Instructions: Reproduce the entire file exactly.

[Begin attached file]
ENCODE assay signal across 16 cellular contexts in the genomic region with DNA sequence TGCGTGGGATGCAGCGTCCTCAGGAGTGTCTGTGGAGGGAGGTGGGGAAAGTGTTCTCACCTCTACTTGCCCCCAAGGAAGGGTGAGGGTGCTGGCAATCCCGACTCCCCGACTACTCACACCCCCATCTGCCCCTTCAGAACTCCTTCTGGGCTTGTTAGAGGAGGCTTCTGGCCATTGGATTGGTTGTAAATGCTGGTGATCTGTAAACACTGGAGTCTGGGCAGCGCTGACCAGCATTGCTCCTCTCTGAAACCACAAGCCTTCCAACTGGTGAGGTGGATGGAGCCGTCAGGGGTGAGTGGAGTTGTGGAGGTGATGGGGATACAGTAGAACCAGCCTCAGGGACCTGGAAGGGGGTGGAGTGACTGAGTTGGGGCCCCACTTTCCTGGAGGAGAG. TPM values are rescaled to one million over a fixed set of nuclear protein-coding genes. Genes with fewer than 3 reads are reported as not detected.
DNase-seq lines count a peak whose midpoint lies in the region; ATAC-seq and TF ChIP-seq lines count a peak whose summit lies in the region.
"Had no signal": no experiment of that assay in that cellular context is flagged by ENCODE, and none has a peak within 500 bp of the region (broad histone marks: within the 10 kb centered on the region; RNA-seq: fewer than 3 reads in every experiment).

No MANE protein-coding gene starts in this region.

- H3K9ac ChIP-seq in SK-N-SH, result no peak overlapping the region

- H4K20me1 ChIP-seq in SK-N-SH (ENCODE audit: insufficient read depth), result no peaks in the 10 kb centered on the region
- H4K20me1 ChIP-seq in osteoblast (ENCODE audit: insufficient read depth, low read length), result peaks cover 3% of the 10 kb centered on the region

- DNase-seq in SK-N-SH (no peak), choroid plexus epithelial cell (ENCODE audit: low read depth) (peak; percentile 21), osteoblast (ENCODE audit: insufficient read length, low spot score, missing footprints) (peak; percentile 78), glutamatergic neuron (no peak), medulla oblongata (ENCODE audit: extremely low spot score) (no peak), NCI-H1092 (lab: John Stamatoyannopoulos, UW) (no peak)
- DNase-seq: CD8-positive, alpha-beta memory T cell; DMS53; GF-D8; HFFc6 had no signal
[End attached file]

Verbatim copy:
ENCODE assay signal across 16 cellular contexts in the genomic region with DNA sequence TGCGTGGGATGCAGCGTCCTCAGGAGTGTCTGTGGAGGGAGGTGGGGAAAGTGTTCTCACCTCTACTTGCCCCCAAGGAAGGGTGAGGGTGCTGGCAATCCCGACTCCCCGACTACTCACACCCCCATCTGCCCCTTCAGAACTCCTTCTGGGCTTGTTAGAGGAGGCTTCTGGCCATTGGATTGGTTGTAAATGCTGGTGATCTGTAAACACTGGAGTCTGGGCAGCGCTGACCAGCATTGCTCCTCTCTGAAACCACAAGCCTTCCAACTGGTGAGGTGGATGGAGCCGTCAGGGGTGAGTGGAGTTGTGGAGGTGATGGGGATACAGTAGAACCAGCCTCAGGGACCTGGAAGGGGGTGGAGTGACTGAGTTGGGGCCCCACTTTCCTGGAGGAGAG. TPM values are rescaled to one million over a fixed set of nuclear protein-coding genes. Genes with fewer than 3 reads are reported as not detected.
DNase-seq lines count a peak whose midpoint lies in the region; ATAC-seq and TF ChIP-seq lines count a peak whose summit lies in the region.
"Had no signal": no experiment of that assay in that cellular context is flagged by ENCODE, and none has a peak within 500 bp of the region (broad histone marks: within the 10 kb centered on the region; RNA-seq: fewer than 3 reads in every experiment).

No MANE protein-coding gene starts in this region.

- H3K9ac ChIP-seq in SK-N-SH, result no peak overlapping the region

- H4K20me1 ChIP-seq in SK-N-SH (ENCODE audit: insufficient read depth), result no peaks in the 10 kb centered on the region
- H4K20me1 ChIP-seq in osteoblast (ENCODE audit: insufficient read depth, low read length), result peaks cover 3% of the 10 kb centered on the region

- DNase-seq in SK-N-SH (no peak), choroid plexus epithelial cell (ENCODE audit: low read depth) (peak; percentile 21), osteoblast (ENCODE audit: insufficient read length, low spot score, missing footprints) (peak; percentile 78), glutamatergic neuron (no peak), medulla oblongata (ENCODE audit: extremely low spot score) (no peak), NCI-H1092 (lab: John Stamatoyannopoulos, UW) (no peak)
- DNase-seq: CD8-positive, alpha-beta memory T cell; DMS53; GF-D8; HFFc6 had no signal